“My survival alone was a miracle.”
Diagnosed in 2002 with a life threatening head and neck cancer, Liam Ryan’s doctors told him he should have never survived. Beating all the odds, today Liam wears an eye-patch as his only reminder.
According to Liam, his book was written by somebody ordinary, to encourage and inspire every cancer patient that will come after him. This is the first of nine articles in a series that covers his final chapter, Closure.
Closure, Part I
I had now reached the point where I was effectively cured. When cancer comes back after the five year remission period it is regarded as a new version rather than a return of the old one. I was now working full-time again and leading a full life just as I had before. For the very first time I let myself believe I had successfully survived my ordeal. I had emerged from the forest. Now, at long last, I was in a position to begin to distinguish the wood from the trees. I could view my entire ordeal from start to finish. The realisation now was that my recovery had become an even bigger story than my survival ever was. Miracle number two had gone on to outdo miracle number one.
When I had completed my treatment I just wanted to be alive. The odds were so high against that possibility and the treatment I had to endure that nothing else was in view. If I was alive it meant I had won, or at least I was winning. My cancer would only win when I was dead. I was prepared to pay any price to deny it that result.
I was so strong at that point that the prospects of blindness, deafness, loss of speech or reduced mobility made little impact on me. I just wanted to win and I didn’t care how. My singlemindedness was so absolute that even if I had to go into a vegetative state in order to declare victory it wouldn’t have mattered. With my life on the line, my mental focus was ensuring that nothing would distract from the desire to simply stay alive. I was right up against the wood then.
Now that I had reached open ground I could look back and see the forest was made up of many trees. Not only was I not just alive or a vegetable or blind or deaf or dumb, I was basically 95% of the person I had been before cancer struck. My survival, an amazing story in itself was turning out to be just the starter. My recovery had become the main course. If the starter was delicious, the main course was sumptuous. It had become an unending platter of the finest food imaginable. I could see, hear, walk, talk, eat, drink, work, run, sleep, drive, swim, sing, cycle and even fly (in an aeroplane!). Apart from the eyepatch it was almost as if cancer had never happened.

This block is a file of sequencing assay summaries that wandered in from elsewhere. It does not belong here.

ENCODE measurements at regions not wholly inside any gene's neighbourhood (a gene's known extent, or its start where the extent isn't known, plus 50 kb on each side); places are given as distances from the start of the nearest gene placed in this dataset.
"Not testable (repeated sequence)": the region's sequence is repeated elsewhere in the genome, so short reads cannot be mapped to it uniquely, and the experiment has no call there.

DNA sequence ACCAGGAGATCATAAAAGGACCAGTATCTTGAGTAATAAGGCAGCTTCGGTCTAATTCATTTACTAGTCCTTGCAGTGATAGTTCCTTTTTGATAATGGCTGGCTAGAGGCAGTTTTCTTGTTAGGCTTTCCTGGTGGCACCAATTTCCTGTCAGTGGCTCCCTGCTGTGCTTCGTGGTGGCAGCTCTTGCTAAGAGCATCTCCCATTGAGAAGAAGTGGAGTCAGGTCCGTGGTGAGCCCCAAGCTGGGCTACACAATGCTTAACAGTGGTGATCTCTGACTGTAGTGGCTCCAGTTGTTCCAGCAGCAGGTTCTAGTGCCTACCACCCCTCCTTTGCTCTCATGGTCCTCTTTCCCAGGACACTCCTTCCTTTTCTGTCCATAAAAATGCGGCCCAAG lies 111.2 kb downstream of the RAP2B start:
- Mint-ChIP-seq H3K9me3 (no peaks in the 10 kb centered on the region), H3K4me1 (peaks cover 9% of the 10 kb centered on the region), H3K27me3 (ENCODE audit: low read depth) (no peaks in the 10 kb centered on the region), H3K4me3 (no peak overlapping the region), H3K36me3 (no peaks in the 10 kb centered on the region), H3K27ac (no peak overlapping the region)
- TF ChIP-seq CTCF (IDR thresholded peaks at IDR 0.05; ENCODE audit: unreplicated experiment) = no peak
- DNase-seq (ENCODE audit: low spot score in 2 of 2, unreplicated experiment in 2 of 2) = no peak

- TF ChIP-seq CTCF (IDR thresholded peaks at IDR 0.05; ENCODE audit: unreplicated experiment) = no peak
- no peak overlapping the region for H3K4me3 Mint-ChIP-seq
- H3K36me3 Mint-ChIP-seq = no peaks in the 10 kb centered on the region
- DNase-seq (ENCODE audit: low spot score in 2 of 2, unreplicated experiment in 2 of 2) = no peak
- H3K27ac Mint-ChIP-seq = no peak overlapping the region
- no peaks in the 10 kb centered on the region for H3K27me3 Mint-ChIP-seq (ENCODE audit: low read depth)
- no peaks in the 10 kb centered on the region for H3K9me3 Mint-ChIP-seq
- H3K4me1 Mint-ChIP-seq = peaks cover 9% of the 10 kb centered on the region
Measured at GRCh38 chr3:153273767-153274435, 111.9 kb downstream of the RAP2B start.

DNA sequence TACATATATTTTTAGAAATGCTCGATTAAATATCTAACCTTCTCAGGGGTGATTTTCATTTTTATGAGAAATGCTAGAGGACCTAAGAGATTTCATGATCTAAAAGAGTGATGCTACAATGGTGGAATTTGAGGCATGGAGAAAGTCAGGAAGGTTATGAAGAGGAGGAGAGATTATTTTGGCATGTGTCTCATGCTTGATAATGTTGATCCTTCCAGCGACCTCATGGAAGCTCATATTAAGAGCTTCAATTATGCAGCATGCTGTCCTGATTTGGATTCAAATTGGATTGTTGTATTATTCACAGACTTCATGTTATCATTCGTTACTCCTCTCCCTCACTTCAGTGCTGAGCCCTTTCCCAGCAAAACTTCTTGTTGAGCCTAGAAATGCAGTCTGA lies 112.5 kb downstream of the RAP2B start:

Now that I had resumed every bit of the life I had before I got sick I wanted to draw a line in the sand. I wanted to make a clear distinction between cancer and post-cancer. I wanted to pick a point in time and be able to say that was the very last day of my ordeal.
I felt I needed to go somewhere for closure. Wherever I was to go, it would have to be somewhere special. A place that would receive me as a cancer patient, and send me home as a free man. I wanted to make a journey somewhere to mark the end of the journey itself.
I did not know where that place was going to be. I knew it could not be an extravagant destination like Las Vegas, Ibiza or Hong Kong. I knew it could not even be one of the beautiful cities in the world like Paris or Sydney or Cape Town. It had to be somewhere very special, somewhere with meaning. It was going to be the place where I would close the book. The place where I would say “I have beaten cancer. I am still alive. It is over. Now it is time to get on with the rest of my life.” I didn’t know where such a place was to be.
By now quite a few of my daily church visits had turned into going to morning Mass in Ballina. These weekday Masses were almost exclusively attended by a group of local women who hardly ever missed a day. Just about all of these wonderful women became devoted to my case. Without any invitation they had taken charge of the piece of my jigsaw that had “prayer” written on it. One of these women, Deirdre Griffin, approached me one morning as I was leaving Mass. She convinced me that the place I was looking for was called Medjugorje.
I didn’t know anything about Medjugorje. This was good. I liked the fact that it was a place I didn’t know much about. It meant that I felt I was able to journey there on my own terms. I could make this a very personal pilgrimage, just for me, without any preconceived expectations of what Medjugorje was supposed to be.
I made a point of finding out very little more about it before I went. The little bit I did know however I liked. I knew that an apparition had occurred there. The only other thing I knew was that it had a mountain. That was good enough for me. I started with a mountain at Tountinna, so now I would finish with one too. Two small mountains were now going to bookend my entire cancer story, Tountinna in County Tipperary and Krizevac in Bosnia and Herzegovina.
Deirdre’s sister-in-law, Rosemarie McKeogh organises a parish trip from Ballina to Medjugorje every year. She was only delighted to sign me up for the group going out in September. I too was glad to be travelling with a group of people I knew well but this was primarily a private mission. I was determined that I would isolate myself at the appropriate moments to make the personal closure I needed.
Stay tuned as we continue Liam’s story…
Reprinted with permission of the author.